Waterston recalls, “Dick, from the day that they suspended the show — I guess it’s fair to say a suspension because it’s coming back — he’s been saying that that was a terrible mistake, and they should bring it back. And every time I’ve seen him, he’s said that. Five years ago, he almost did it. He really is perseverance personified because he never gave this up. Having people like that involved in your career, I don’t know how you have a career without them.”
Longtime Wolf collaborator Rick Eid, who was an executive producer on the original show, is serving as showrunner. “It feels great to be back. It was really an amazing feeling to be on set,” the writer says. “It was also amazing to see how emotional Dick was. This show is incredibly important to him.”
This season, there will be some new and returning faces filling the courtroom. Hugh Dancy joins as senior ADA Nathan Price, Jeffrey Donovan plays senior detective Frank Cosgrove, Camryn Manheim takes on Lt. Kate Dixon and Odelya Halevi portrays junior ADA Samantha Maroun. The additions have “distinct perspectives and opinions, which will hopefully create compelling drama and informative cultural conversations,” says Eid.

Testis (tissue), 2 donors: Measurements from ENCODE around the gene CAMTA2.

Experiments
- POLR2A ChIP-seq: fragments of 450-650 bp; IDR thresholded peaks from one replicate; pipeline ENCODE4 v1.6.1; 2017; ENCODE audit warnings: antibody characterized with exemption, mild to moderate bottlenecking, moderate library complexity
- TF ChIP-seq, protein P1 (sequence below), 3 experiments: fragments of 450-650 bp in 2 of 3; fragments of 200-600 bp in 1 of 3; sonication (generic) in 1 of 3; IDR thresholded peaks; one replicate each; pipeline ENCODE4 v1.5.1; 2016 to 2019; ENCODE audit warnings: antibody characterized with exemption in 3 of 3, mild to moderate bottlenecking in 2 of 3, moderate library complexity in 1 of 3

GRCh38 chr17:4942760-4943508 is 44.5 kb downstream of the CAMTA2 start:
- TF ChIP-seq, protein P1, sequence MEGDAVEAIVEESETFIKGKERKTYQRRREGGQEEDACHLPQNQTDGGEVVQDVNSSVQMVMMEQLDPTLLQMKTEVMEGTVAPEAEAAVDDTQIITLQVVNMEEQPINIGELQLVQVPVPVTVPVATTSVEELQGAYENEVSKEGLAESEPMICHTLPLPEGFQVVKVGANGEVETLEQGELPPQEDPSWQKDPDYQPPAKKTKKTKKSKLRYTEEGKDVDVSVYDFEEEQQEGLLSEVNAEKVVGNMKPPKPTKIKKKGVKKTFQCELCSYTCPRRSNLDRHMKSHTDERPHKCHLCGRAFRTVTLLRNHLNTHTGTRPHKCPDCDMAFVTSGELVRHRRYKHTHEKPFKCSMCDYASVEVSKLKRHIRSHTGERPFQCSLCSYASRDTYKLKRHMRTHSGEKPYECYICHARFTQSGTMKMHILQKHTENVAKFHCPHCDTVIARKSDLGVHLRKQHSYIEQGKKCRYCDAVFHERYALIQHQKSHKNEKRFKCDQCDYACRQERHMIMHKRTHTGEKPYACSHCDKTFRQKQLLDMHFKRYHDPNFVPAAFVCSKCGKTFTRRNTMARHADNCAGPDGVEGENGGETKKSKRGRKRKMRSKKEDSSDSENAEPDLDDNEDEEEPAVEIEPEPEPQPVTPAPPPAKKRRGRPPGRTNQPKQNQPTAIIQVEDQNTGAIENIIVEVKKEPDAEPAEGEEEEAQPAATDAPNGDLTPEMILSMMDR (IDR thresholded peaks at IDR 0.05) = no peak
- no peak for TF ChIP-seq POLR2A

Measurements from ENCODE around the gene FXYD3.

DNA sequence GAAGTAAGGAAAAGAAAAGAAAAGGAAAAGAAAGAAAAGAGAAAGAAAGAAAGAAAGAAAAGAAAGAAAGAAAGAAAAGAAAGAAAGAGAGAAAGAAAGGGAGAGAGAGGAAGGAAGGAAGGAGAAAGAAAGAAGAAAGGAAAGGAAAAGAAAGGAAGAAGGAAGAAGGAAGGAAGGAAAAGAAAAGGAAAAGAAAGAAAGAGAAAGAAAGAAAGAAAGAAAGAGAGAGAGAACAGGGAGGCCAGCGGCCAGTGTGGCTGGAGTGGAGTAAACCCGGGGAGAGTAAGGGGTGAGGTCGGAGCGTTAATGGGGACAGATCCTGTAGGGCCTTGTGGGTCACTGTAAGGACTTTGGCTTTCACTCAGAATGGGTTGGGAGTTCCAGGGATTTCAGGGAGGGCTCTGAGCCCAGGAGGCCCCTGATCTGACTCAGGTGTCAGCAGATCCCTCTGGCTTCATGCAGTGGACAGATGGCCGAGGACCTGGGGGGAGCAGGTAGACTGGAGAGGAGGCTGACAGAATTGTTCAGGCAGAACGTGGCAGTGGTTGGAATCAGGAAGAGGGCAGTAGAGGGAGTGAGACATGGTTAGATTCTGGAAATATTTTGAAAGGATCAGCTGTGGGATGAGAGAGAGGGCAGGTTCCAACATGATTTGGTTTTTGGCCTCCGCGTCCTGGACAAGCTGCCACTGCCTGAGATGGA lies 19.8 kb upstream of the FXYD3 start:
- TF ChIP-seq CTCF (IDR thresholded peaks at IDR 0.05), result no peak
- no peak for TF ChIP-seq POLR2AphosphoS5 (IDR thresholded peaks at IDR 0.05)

“It’s a great time for the original ‘Law & Order’ to be on the air. It’s a show about crime, but it’s really a show about society. The murder plot is a way into examining various political, social and economic issues from several different perspectives,” the producer continues. “We haven’t made any intentional tonal changes, per se, but the world has definitely changed significantly since 2010, so the tone will probably feel different simply because the world is different.”
The series will continue its classic format, following three police officers investigating a crime and three DAs prosecuting offenders. “There’s nothing to fix; we just want to continue telling great stories,” Wolf says. The same goes for the show’s take on the cultural landscape and the nation’s many divisive issues.